On Jan. 7, 2021, the EEOC finally released the proposed language revising the wellness incentive rules under the Americans with Disabilities Act (ADA) and the Genetic Information and Nondiscrimination Act (GINA). This language was what the wellness industry has been waiting for since the EEOC met on the proposed rules on June 11, 2020.
The EEOC is proposing these changes because of a court order issued in the AARP v. EEOC case. In that case, the judge agreed with the EEOC that the rules issued in 2016 needed to be revised.
Although the proposed rules do not have the force of law yet, employers may be wondering how the proposed rules may impact tobacco cessation programs. I’ll shed light on the provisions that are most likely to affect the design and delivery of tobacco cessation in the workplace.
Impact of New Presidential Administration
Before examining the proposed rules, it is important to note that immediately after the EEOC released the proposed rules, a new presidential administration took power. On the day of his inauguration, President Biden released a memo freezing all federal rules that had not yet been published in the Federal Register.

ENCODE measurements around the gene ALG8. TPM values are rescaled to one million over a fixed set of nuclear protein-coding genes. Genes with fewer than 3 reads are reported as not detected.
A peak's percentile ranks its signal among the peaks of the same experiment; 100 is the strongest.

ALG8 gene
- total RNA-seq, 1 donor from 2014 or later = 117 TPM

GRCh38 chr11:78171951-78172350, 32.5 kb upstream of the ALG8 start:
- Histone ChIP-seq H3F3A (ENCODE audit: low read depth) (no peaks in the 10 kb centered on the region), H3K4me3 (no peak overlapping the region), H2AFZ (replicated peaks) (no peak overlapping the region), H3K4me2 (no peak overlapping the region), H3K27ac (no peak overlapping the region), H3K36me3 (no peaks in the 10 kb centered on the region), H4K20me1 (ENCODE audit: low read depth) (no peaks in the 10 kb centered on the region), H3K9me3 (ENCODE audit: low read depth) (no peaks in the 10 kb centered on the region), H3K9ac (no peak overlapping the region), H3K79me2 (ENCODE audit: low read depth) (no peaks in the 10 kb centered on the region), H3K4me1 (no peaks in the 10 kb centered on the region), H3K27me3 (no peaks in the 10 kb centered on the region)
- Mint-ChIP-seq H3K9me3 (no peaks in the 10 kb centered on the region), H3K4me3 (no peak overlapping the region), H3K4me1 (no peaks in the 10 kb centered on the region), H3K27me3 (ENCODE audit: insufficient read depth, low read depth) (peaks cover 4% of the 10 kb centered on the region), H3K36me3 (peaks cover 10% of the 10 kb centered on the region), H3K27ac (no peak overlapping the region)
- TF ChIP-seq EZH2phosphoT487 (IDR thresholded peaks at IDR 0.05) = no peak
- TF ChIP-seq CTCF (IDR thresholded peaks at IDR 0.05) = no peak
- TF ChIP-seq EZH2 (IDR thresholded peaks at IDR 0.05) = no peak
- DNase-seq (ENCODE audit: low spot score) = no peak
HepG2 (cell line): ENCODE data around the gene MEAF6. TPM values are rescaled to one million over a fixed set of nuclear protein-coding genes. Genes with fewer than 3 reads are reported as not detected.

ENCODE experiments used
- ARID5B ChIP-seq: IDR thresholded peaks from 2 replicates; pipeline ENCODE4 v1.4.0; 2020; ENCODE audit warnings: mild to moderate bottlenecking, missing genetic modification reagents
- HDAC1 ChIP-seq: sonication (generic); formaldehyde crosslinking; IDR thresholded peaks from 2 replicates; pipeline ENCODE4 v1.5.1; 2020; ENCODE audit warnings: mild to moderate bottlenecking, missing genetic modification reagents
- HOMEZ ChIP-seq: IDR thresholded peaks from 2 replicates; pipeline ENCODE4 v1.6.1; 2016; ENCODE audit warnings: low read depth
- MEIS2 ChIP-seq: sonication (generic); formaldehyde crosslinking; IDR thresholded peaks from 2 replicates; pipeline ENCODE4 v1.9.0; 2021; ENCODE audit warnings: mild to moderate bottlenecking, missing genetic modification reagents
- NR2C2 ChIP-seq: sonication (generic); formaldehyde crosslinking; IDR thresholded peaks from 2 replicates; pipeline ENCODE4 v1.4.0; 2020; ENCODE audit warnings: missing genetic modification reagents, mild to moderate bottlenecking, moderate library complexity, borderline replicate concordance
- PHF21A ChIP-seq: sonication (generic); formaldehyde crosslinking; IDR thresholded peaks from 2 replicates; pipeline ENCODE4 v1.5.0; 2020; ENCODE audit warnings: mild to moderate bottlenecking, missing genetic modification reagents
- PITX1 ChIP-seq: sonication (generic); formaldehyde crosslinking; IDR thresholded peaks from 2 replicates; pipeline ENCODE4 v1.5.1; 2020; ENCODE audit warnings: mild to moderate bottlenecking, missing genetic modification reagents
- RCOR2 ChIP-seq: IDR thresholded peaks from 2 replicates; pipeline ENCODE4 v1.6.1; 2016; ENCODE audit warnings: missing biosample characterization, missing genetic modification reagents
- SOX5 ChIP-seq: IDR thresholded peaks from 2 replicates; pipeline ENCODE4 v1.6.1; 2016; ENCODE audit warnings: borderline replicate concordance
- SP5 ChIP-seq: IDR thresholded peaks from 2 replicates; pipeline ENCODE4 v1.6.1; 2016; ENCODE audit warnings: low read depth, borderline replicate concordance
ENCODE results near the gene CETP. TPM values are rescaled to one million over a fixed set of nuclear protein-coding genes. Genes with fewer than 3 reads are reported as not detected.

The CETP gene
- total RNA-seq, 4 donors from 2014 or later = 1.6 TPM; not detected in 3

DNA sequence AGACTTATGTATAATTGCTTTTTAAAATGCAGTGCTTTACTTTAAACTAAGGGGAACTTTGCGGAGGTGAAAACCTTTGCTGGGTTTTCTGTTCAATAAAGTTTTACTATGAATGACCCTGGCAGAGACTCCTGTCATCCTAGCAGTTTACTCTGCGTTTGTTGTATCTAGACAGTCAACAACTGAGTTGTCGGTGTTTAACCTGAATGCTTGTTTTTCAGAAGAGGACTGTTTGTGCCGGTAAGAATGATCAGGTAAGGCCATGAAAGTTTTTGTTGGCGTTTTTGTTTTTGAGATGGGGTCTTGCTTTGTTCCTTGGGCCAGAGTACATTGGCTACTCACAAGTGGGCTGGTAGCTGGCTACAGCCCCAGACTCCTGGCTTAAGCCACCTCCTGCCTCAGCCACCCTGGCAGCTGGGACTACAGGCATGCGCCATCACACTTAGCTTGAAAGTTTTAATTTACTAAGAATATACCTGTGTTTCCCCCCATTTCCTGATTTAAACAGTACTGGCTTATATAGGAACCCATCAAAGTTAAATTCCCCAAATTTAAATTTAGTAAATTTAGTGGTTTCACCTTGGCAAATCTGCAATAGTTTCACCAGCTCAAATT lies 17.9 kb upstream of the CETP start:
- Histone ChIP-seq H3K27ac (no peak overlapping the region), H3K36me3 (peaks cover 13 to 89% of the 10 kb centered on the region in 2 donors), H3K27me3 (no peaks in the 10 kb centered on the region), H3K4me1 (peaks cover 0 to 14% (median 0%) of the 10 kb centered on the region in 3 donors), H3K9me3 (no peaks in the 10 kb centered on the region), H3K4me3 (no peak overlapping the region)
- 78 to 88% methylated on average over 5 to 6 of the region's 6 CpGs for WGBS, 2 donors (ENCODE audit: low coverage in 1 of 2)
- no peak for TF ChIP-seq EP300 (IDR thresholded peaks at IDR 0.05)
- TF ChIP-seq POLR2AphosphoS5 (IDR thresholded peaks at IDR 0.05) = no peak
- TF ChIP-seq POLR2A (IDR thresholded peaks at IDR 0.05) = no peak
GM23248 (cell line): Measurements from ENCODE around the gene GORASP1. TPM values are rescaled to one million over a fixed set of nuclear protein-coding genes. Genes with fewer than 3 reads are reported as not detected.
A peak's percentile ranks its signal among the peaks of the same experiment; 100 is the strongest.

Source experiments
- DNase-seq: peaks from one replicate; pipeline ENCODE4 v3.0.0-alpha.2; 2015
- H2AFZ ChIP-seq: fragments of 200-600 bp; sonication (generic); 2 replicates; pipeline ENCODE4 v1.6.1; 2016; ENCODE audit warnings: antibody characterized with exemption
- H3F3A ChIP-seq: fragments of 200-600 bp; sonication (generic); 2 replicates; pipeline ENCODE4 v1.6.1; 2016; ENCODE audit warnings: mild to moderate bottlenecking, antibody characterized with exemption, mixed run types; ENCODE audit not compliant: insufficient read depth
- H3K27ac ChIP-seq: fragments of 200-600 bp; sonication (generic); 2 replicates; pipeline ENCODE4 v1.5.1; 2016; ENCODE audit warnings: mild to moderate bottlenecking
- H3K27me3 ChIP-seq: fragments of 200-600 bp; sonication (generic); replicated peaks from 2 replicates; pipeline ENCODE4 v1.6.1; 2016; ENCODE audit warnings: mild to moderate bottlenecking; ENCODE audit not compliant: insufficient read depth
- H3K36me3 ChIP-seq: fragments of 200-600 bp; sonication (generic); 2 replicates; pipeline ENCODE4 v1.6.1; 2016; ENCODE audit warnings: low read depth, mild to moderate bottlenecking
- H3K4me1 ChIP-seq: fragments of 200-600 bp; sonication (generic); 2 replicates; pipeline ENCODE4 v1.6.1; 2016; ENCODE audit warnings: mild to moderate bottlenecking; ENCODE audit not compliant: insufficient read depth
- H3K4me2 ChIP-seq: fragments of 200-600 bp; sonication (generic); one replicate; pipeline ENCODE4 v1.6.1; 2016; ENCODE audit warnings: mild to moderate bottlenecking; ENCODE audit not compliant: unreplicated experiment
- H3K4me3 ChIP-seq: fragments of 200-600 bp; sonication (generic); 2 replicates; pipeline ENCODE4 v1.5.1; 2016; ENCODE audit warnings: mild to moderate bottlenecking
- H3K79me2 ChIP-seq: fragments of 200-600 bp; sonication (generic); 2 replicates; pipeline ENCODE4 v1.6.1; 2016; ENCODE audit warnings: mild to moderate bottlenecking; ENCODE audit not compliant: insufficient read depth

As a result, the proposed EEOC rules have not yet been published in the Federal Register. This means that the 60-day time clock for submitting comments about the proposed rules has not started.
It’s also noteworthy that the Biden Administration appointed EEOC Commissioner Charlotte Burrows to Chair of the EEOC. Commissioner Burrows was the most vocal in opposing the ADA and GINA rules as proposed at the June 11, 2020 meeting.
Her 2 biggest points of contention were the applicability of the insurance safe harbor under the ADA and the removal of the ADA notice requirement, both of which are discussed below. As a result, it may be a long time before the rules are published in the Federal Register.
Given the significant changes at the EEOC since Jan. 20, 2021, it is very likely that when the rules are published in the Federal Register, they will look quite different than the rules released on Jan. 7, 2021. If EEOC Chair Burrows has her way, the insurance safe harbor will not apply to any type of workplace wellness program, and the ADA notice requirement will remain.
Regardless of what might happen, it is useful for employers to know how the proposed rules would impact tobacco cessation activities if left in their current form. That way, when the rules are finally published in the Federal Register, the employer community can compare the rules and comment on which version will best serve employers and employees in their effort to reduce tobacco use.
Here are key changes to the ADA and GINA rules that could impact tobacco cessation programs:
1. Elimination of ADA Notices.